The evolution of earthen houses

For centuries, architecture in Burkina Faso, a country near the equator, has been characterized by naturally-cooled mud houses with delicate decorations. Recent access to factory products has made many natives to turn to concrete houses. But mud is still used and is recognized as a traditional solution to the modern problem of rising temperatures.

Longuero village
Longuero village

Villages like Langouérou are a mix of old and new styles. Home areas can be seen in different colors.

Women’s residence

Mud houses of the people of Kasna

According to custom, spouses sleep separately. Double circular houses for women have entrances to keep out heat and intruders.

Residence of men

Houses of the people of Kasna

The rectangular houses where men traditionally sleep have large doors and thick, cooling walls.

Newer elements

Mud houses of the people of Kasna

In the 1970s, villagers began to use new materials in mud houses, and wives slept under the same roof. Newer homes are easier to build and maintain, but harder to keep cool.

The mud houses of Mardan Kasna

Traditionally, roofs are made of mud and are also used for storage and sleeping. New metal roofs are easy to install, but they don’t dissipate heat and aren’t versatile.

Mud houses of the people of Kasna

Traditional doors are short (115 cm – about half the height of a standard door) and often made of wood. In recent years, standard-sized metal doors, which can be bought ready-made in the city, have entered the village architecture.

Mud houses of the people of Kasna

Manguelos are square buildings with thick walls made of mud bricks. The same bricks are used in modern mud houses, but they are laid across to speed up the construction process; As a result, the walls are thinner and less insulated.

Mud houses of the people of Kasna

Traditional houses can be dark inside. They get light from small openings at the top of the wall, but in modern homes, windows are more common.

building a house

Mud houses of the people of Kasna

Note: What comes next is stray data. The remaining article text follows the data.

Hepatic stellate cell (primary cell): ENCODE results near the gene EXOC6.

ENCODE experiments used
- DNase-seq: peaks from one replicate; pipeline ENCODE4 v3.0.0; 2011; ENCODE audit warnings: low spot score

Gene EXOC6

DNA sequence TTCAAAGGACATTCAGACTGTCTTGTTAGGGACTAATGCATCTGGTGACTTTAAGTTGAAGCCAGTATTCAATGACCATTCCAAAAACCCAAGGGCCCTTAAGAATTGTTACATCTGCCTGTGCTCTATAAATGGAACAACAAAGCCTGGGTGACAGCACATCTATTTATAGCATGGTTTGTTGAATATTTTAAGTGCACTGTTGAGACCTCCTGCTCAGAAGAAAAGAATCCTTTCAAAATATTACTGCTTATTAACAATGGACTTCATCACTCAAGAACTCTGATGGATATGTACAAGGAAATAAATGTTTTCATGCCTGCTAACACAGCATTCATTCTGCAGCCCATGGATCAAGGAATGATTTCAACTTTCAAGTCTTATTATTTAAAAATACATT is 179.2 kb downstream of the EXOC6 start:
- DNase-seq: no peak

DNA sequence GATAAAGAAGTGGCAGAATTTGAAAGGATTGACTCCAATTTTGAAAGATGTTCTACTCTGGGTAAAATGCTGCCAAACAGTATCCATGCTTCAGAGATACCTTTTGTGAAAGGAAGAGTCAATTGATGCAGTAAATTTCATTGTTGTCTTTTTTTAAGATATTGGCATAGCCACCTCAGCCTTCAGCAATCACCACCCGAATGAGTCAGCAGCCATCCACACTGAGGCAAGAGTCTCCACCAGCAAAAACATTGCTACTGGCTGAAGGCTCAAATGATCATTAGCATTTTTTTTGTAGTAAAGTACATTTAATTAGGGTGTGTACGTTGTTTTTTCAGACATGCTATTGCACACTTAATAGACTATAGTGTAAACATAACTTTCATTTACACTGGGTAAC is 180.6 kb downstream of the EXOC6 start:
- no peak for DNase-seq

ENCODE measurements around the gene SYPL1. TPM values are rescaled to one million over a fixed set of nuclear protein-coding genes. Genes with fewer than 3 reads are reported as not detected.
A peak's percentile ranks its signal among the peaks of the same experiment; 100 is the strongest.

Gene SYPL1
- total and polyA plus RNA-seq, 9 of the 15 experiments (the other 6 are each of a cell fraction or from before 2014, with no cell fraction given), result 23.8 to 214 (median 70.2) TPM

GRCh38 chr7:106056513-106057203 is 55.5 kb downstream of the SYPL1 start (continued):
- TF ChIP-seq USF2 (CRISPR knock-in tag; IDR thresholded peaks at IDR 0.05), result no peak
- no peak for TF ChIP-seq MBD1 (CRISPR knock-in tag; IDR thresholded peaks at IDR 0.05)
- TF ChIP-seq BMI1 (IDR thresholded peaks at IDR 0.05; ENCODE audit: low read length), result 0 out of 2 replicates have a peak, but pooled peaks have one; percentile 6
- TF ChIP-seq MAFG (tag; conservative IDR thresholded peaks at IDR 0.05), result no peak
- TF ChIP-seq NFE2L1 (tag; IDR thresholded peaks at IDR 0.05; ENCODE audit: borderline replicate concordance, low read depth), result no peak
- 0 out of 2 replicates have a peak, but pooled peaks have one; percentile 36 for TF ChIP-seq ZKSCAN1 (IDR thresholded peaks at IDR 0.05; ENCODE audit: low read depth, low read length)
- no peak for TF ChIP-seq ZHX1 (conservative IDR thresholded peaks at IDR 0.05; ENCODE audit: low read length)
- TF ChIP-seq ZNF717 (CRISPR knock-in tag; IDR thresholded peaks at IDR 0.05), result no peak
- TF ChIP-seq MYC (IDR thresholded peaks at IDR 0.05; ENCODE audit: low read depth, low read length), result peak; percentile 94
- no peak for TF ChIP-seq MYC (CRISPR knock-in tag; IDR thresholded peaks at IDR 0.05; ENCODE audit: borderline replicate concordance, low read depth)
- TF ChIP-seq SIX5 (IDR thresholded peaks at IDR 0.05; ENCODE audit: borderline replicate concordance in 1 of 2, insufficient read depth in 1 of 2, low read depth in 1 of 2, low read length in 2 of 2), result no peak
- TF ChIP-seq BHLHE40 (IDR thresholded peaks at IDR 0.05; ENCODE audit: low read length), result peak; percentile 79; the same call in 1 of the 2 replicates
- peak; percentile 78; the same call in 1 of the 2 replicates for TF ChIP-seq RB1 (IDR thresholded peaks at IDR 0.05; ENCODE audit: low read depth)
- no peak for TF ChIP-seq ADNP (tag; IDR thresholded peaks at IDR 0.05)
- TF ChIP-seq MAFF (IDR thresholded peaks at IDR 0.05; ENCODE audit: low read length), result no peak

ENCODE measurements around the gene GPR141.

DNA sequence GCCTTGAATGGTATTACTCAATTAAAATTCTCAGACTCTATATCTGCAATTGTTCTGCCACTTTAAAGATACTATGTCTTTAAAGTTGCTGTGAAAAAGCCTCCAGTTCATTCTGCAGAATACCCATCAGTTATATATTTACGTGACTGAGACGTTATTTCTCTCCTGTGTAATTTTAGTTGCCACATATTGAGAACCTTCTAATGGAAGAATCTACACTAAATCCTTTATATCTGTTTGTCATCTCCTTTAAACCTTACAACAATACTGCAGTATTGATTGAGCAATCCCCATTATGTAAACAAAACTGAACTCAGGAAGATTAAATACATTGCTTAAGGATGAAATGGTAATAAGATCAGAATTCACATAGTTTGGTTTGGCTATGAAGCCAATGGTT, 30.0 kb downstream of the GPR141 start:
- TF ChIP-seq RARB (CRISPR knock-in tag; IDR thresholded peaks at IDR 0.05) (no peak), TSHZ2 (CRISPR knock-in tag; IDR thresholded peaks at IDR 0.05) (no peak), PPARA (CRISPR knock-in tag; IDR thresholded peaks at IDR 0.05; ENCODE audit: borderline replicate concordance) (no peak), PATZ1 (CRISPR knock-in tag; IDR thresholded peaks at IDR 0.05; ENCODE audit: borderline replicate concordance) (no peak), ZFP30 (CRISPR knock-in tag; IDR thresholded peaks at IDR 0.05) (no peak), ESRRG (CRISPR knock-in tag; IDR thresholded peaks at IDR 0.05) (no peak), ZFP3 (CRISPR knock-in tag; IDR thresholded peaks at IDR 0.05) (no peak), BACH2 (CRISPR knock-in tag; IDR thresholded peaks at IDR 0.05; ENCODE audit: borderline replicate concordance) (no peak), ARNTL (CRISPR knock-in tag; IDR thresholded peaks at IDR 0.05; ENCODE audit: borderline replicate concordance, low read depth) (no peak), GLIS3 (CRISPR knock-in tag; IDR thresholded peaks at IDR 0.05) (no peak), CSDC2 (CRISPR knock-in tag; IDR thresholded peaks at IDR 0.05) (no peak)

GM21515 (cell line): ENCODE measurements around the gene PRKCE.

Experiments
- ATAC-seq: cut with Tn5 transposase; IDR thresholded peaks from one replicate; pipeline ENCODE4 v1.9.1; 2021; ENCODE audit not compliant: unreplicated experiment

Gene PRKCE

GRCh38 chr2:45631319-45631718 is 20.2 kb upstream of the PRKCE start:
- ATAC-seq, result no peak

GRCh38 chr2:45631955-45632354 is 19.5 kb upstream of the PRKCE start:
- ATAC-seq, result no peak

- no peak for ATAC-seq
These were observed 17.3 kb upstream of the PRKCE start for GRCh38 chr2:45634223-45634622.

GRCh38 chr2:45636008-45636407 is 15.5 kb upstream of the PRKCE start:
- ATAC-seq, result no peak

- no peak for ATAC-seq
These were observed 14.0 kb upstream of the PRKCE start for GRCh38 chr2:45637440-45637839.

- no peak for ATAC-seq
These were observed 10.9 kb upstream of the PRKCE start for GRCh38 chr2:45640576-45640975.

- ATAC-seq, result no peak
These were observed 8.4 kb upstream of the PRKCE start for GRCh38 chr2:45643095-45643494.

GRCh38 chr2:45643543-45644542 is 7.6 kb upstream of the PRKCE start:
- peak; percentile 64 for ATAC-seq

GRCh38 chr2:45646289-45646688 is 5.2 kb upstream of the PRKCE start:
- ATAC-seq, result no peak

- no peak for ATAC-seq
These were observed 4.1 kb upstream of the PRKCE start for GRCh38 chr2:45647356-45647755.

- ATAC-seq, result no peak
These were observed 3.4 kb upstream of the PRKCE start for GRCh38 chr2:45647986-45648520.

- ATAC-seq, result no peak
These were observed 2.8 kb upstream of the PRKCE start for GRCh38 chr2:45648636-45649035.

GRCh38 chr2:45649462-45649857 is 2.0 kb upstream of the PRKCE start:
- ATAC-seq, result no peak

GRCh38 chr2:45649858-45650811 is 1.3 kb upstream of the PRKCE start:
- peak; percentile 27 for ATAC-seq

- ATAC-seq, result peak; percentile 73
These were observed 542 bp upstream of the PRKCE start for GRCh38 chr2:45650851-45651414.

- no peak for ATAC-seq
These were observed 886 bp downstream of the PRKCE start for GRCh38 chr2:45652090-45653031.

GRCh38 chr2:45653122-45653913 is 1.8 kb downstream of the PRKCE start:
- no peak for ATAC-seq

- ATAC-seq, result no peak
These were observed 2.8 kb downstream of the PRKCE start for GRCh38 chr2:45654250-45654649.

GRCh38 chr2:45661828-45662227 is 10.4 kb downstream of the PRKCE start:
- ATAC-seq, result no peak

Local clay-rich soil is mixed with water, then formed into bricks or balls.

Mud houses of the people of Kasna

Layers of clay balls are placed on top of each other. Height is measured in units of ball or brick layers. Construction is a collective effort.

Mud houses of the people of Kasna

To increase resistance, grass or cow dung can be added to the flower. It may take up to three days for the bricks to dry.

Mud houses of the people of Kasna

Building dimensions are estimated using body-based criteria. For a manguelo, approximately 12 layers of bricks are required, which are placed on top of each other with mud mortar. A manguelo can take up to two months to make.

Multifunctional roof

Mud houses of the people of Kasna

Wooden beams support an earthen slab that isolates the structure. A roof can be used for drying food, storage and sleeping on warm nights. Modern houses, which use less labor and resources, are built faster, but have fewer uses.


Mud houses of the people of Kasna

The walls are covered with gum or fat taken from fruit trees or oil palm trees. This protects them from the water of rainy seasons, but the gum and fat must be applied every year.


The walls are painted with natural colors; such as black graphite and red iron-rich soils. Villagers use guinea owl feathers to draw designs and the work is usually completed before the rainy season begins in May.

Mud houses of the people of Kasna

foreign design

The walls are decorated with rich symbols. for example:

  • The rows of triangles represent alkaline gourds.
  • Lizards are a symbol of life.
  • Crocodiles are sacred.

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